7. Medicate It: In severe acne cases, a dermatologist might prescribe isotretinoin (also known as Accutane). Isotretinoin, which has anti-inflammatory properties, works to reduce oil production in the skin while shrinking the size of the pores. It has been proven very effective at treating all causes of acne after one course of treatment (which takes about four to six months). However, females must be on birth control to take this medication as it can cause severe birth defects. Other side effects for users include dry mouth, nosebleeds, muscle aches, and thinning hair.
If you have a job interview or it’s your wedding day and you’ve got a major pimple emergency, here are some pimple-proofing steps from Advanced Dermatology:
- Do NOT pop, pick, squeeze, or scratch the pimple or use aspirin, toothpaste, or other home remedies that aren’t formulated for your skin.
- Wrap an ice cube in a soft cloth and apply gently to the affected area for 20-30 seconds at a time.
- Apply an over-the-counter acne preparation that contains benzoyl peroxide or salicylic acid, which kill the bacteria that cause pimples.
- Apply an over-the-counter hydrocortisone cream that contains 1 percent hydrocortisone.
- Use eye drops formulated to reduce redness (apply with a cotton swab).
- Conceal the blemish with a heavy-duty cosmetic concealer.
What Is Acne Exactly?
According to Dr. Cool, the groundwork for acne is laid when the sebaceous glands overproduce the oil (sebum) that normally lubricates the skin. The excess oil combines with dead skin cells that are usually sloughed off to clog the pores, creating an environment in which bacteria thrive. The clogged pore may result in a whitehead, or if the pore is open to the air, a blackhead. If bacteria infect the pore, inflammation results causing a pimple, or—if the blockage and inflammation occur at a deeper level—a cyst-like lump under the skin.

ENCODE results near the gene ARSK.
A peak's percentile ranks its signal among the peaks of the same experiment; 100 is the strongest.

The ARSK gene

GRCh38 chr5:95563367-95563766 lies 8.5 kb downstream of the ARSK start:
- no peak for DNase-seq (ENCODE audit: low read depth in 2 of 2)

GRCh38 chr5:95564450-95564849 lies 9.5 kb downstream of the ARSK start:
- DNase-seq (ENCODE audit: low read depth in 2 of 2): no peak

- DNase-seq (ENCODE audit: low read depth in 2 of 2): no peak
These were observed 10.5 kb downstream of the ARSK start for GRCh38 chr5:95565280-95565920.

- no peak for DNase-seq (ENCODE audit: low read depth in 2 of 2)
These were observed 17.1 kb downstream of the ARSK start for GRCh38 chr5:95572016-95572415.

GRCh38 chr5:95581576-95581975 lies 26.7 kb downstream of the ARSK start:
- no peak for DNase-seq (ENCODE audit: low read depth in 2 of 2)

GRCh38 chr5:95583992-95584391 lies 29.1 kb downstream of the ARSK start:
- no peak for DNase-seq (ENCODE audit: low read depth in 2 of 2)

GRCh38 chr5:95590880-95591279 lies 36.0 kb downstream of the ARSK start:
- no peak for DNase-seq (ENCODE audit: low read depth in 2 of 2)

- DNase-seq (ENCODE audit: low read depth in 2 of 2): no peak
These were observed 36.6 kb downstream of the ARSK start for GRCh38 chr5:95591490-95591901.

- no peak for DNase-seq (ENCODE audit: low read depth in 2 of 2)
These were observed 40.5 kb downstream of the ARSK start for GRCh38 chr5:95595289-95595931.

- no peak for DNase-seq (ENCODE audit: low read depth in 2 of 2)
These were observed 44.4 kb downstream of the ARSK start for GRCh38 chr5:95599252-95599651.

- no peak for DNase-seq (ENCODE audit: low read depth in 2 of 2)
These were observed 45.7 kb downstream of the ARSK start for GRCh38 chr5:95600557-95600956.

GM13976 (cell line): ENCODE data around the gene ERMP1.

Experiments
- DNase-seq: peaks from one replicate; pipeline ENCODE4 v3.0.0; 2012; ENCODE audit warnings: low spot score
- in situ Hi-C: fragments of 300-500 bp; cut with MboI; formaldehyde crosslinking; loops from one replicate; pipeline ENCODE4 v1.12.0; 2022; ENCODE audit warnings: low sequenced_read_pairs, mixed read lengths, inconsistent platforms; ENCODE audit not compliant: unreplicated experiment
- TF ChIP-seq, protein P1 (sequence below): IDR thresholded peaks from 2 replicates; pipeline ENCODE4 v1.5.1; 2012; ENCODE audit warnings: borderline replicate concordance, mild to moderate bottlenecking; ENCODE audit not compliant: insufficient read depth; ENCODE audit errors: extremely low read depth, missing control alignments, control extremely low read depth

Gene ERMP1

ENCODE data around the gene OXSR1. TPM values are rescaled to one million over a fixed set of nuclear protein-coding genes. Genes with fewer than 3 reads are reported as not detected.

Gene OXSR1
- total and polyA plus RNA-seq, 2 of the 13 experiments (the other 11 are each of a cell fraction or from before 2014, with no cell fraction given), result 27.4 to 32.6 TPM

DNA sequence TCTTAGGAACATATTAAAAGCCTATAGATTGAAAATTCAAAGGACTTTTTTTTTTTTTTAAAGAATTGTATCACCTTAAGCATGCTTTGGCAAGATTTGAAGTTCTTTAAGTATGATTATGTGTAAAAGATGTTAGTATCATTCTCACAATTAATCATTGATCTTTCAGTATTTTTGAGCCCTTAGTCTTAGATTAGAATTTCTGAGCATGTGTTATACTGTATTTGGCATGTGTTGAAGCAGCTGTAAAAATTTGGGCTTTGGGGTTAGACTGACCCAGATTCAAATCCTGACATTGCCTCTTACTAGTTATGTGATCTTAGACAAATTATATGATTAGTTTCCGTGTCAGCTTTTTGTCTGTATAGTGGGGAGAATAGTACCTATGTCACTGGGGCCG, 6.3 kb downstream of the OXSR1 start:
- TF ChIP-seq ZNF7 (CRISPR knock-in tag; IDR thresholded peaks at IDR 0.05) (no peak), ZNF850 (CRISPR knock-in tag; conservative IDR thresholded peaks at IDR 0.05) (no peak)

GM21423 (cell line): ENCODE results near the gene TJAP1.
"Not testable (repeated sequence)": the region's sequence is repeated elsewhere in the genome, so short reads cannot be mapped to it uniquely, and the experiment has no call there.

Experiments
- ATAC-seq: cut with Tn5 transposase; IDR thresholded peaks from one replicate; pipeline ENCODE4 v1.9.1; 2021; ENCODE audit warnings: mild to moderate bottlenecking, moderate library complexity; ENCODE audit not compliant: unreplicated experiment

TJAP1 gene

If you’ve been dealing with acne for a while and have developed scars because of it, there is a unique treatment that can help. It’s called EndyMed Intensif, and it uses microneedling with radio frequency to combat acne scars (and reduce wrinkles). Each 30 to 45 minute treatment triggers the body’s natural healing process and boosts skin rejuvenation by reviving collagen and elastin production in all skin types. “The results are long-lasting, meaning that the body continues to rejuvenate collagen, and results gradually increase to a maximum visible effect at 3 to 6 months after the last treatment is done,” said Dr. Michael H. Gold, the founder and medical director of Gold Skin Care Center, Advanced Aesthetics Medical Spa, The Laser & Rejuvenation Center, and Tennessee Clinical Research Center in Nashville.
By LaRue Gillespie